By Monica Alonzo
By Stephen Lemons
By Jason P. Woodbury
By Dulce Paloma Baltazar Pedraza
By Ray Stern
By Pete Kotz
By Monica Alonzo
By New Times
It's a balmy night in June 1995. Petty felon Thomas Glen Campbell slouches in the cab of a borrowed pickup truck north of Casa Grande. As he puffs on a cigarette, a helicopter drones low overhead.
He gets spooked. He has no driver's license, there's a warrant out for his arrest and he's buzzed on methamphetamine. So he tries to escape by driving down a washboard road. When a car gives chase, he knows it's a cop. He isn't about to get locked up again, so he jumps out of the truck and bolts into the desert. He's not far from home, and he knows the terrain well.
But Campbell is no match for the forces arrayed against him. The helicopter is equipped with infrared and night-vision technology, rendering the dark desert useless as a hiding place. It also carries a less exotic piece of equipment, a VCR that will record a two-mile, stop-and-go footrace with police.
The videotape of Campbell's foolish flight is eerie. Filmed through night-vision equipment, the cool desert shows up as a pale moonscape. The warm human bodies are rendered as blurred, dark shapes reminiscent of grainy home movies of Sasquatch.
Campbell pulls out his pocketknife and occasionally waves it in the direction of the cops, who, in turn, periodically try to neutralize him with pepper spray. He jumps fences and gullies as the lawmen struggle to keep up.
It's hardly a hair-parting chase scene favored in Hollywood. It's almost comical to see the men, time and again, slow to a trot, then to a chest-heaving trudge, before Campbell discovers another burst of stamina and continues his flight.
But the comedy ends abruptly, with Campbell on the ground, shot in the back, begging to be shot again. Above him stands a squad of men in black fatigue pants, combat boots and black tee shirts. The name of the unit is emblazoned across the men's chests: "GITEM."
Although probes by two different police agencies will conclude that the shooting was justified, no investigative report can dispel a stark impression created by the video--that Campbell was needlessly shot in the back.
The officers say they shot Campbell because he lunged at them with the knife. But the video clearly shows Campbell is walking away from officers--he appears to be at least ten feet in front of them--when state Department of Public Safety Officer Jo Dean Freese fired his .45.* Not surprisingly, Campbell is suing the police agencies involved.
Ironically, the video that appears to depict a senseless shooting is the very evidence that sent Campbell to prison for seven years. Because he brandished the knife, he had the choice of pleading guilty to aggravated assault on the officers or go to trial and risk a sentence of up to 105 years. He copped a plea.
Today, the 27-year-old Campbell sits in the state prison in Florence. With a slew of prior arrests and a documented fondness for methamphetamine, he is hardly a sympathetic character.
Yet his shooting by members of GITEM--a state antigang task force--raises questions about the wisdom of sending a swarm of shock troops into a rural community, about spending $12 million on a task force that gets little oversight, about the ability of one police agency to investigate another, about the targeting of people of color under the rubric of "zero tolerance."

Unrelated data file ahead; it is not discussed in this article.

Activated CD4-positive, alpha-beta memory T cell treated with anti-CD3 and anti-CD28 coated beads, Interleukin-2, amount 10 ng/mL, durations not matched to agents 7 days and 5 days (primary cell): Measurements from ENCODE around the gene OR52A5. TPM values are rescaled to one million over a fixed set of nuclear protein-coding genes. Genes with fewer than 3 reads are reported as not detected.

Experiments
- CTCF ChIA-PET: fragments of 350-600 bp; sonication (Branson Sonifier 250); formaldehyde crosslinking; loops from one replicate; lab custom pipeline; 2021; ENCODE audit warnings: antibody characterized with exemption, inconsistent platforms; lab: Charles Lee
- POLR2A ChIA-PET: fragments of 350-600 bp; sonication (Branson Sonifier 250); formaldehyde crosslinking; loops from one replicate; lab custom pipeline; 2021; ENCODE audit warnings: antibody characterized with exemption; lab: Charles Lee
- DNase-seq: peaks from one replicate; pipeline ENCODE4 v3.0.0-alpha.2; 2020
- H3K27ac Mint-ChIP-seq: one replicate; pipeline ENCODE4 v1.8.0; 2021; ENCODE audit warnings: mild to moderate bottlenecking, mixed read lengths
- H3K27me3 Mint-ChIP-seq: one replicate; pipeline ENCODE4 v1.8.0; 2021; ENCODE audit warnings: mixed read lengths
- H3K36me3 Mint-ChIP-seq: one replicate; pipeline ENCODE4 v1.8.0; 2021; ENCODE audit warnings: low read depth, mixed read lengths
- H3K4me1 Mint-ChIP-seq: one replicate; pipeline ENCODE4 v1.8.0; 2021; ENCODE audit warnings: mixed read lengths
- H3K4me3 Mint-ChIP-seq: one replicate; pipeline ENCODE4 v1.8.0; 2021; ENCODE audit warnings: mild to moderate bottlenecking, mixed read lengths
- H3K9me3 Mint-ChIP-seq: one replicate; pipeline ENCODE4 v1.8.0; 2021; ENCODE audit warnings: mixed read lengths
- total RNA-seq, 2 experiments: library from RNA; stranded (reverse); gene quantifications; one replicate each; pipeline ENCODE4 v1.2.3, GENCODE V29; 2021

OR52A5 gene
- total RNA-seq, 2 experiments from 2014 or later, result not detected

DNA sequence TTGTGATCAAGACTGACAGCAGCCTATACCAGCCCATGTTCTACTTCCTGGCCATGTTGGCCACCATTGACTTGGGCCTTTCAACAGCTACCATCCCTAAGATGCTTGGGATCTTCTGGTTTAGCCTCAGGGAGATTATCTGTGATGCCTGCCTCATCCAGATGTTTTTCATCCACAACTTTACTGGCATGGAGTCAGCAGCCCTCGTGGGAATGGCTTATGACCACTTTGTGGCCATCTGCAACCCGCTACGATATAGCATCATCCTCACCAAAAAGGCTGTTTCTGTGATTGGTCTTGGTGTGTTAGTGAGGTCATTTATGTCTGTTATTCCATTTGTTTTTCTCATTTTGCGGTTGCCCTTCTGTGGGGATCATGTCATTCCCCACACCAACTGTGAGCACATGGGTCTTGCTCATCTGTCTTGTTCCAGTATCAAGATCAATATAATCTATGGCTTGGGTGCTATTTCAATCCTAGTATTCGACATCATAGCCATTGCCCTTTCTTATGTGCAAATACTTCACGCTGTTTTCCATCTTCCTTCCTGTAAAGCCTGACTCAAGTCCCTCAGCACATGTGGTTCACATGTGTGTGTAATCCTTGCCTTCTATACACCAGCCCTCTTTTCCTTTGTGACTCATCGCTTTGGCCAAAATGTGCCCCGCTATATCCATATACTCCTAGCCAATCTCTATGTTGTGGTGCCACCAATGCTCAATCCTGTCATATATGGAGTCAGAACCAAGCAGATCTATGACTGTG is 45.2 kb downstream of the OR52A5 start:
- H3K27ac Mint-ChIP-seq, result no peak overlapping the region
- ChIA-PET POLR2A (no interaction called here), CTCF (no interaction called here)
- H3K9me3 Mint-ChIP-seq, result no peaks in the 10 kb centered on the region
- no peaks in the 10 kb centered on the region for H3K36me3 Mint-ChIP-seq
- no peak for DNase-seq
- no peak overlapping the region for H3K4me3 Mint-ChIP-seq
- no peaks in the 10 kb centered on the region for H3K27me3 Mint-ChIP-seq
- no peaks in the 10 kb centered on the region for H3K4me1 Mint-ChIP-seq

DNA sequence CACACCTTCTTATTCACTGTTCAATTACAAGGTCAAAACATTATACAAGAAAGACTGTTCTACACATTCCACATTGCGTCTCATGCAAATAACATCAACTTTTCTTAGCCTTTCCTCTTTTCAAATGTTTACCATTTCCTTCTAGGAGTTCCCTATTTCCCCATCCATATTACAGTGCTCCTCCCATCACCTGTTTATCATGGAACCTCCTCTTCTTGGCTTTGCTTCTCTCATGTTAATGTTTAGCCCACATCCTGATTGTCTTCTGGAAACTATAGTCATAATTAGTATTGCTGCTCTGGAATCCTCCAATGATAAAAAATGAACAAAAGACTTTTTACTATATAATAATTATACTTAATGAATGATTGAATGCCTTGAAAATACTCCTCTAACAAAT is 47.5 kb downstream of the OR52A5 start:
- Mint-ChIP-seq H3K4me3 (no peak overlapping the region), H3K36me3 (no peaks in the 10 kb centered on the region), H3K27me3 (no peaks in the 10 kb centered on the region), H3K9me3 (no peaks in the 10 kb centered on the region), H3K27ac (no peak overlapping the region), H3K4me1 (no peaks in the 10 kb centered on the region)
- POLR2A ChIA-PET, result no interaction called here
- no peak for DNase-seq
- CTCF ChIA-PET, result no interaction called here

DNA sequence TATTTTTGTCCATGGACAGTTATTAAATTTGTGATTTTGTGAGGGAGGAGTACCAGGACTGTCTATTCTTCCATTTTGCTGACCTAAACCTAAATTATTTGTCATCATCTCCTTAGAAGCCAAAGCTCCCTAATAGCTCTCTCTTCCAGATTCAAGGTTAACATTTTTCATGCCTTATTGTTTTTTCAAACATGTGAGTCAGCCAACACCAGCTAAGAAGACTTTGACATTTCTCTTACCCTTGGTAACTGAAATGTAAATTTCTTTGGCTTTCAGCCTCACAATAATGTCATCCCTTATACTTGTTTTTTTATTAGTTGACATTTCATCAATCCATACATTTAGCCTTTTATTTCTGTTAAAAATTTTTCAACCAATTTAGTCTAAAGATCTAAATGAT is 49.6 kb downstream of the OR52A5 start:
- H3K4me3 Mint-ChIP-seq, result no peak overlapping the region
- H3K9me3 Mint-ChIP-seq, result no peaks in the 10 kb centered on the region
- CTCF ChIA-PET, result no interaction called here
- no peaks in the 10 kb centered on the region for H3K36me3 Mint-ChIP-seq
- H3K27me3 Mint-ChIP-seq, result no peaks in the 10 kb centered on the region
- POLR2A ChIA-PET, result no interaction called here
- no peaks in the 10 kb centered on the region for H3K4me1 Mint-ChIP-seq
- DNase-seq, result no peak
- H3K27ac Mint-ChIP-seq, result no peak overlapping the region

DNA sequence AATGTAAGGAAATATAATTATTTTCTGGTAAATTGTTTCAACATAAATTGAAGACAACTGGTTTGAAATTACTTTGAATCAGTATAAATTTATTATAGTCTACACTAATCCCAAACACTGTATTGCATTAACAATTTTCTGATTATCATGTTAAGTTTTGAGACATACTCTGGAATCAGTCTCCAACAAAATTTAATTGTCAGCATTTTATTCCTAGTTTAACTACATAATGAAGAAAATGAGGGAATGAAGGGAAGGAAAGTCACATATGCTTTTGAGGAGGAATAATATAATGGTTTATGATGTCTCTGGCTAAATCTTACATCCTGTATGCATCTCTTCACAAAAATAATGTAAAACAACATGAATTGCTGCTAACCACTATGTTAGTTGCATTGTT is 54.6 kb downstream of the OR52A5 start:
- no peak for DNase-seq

Shooting Glen Campbell--who, incidentally, had no known gang affiliations--might have been the most unfortunate thing GITEM did in Casa Grande.
But it wasn't the only thing.
Governor J. Fife Symington III declared war in February 1994. Violent crime among the state's juveniles had reached all-time highs and, by some accounts, the number of gangs had doubled under Symington's watch. The phrase "drive-by shooting" had become prominent in the Arizona criminal vernacular.
Gangs had begun to infiltrate Indian reservations and small towns, which had long been considered safe from such urban ills. Many politicians, chief among them then-Phoenix mayor Thelda Williams, clamored for Symington to do something. With an election looming, it was a challenge he could ill afford to ignore.
He asked the Legislature for $7 million to fund an elite gang-fighting unit, the likes of which the state had never seen. The Gang Intelligence and Team Enforcement Mission, GITEM, would compile a database of all known gangs and gang members throughout the state.
Its officers, made up of volunteers from any of the roughly 80 police and sheriff's departments throughout Arizona, would complete a month of intensive training and serve yearlong stints before rotating back home, taking their newfound gang expertise with them. While with GITEM, they would drive unmarked cars, wear distinctive black uniforms and receive air support from Army National Guard helicopters.
The Legislature granted Symington's wish.
In an August 30, 1994, guest column in the Arizona Republic, Symington promised readers that GITEM's 80 officers were "about to launch the most fierce attack on street gangs and urban violence in the history of Arizona."
GITEM was a public relations coup. A May 13, 1994, Republic editorial proclaimed that "Arizona is in a war and the good guys intend to be the victors." The article decried skeptics such as Symington rival Terry Goddard, who had dismissed GITEM as political opportunism in an election year. The editorial echoed Symington's battle cry, stating that GITEM officers "will serve as shock troops to swoop down and make arrests."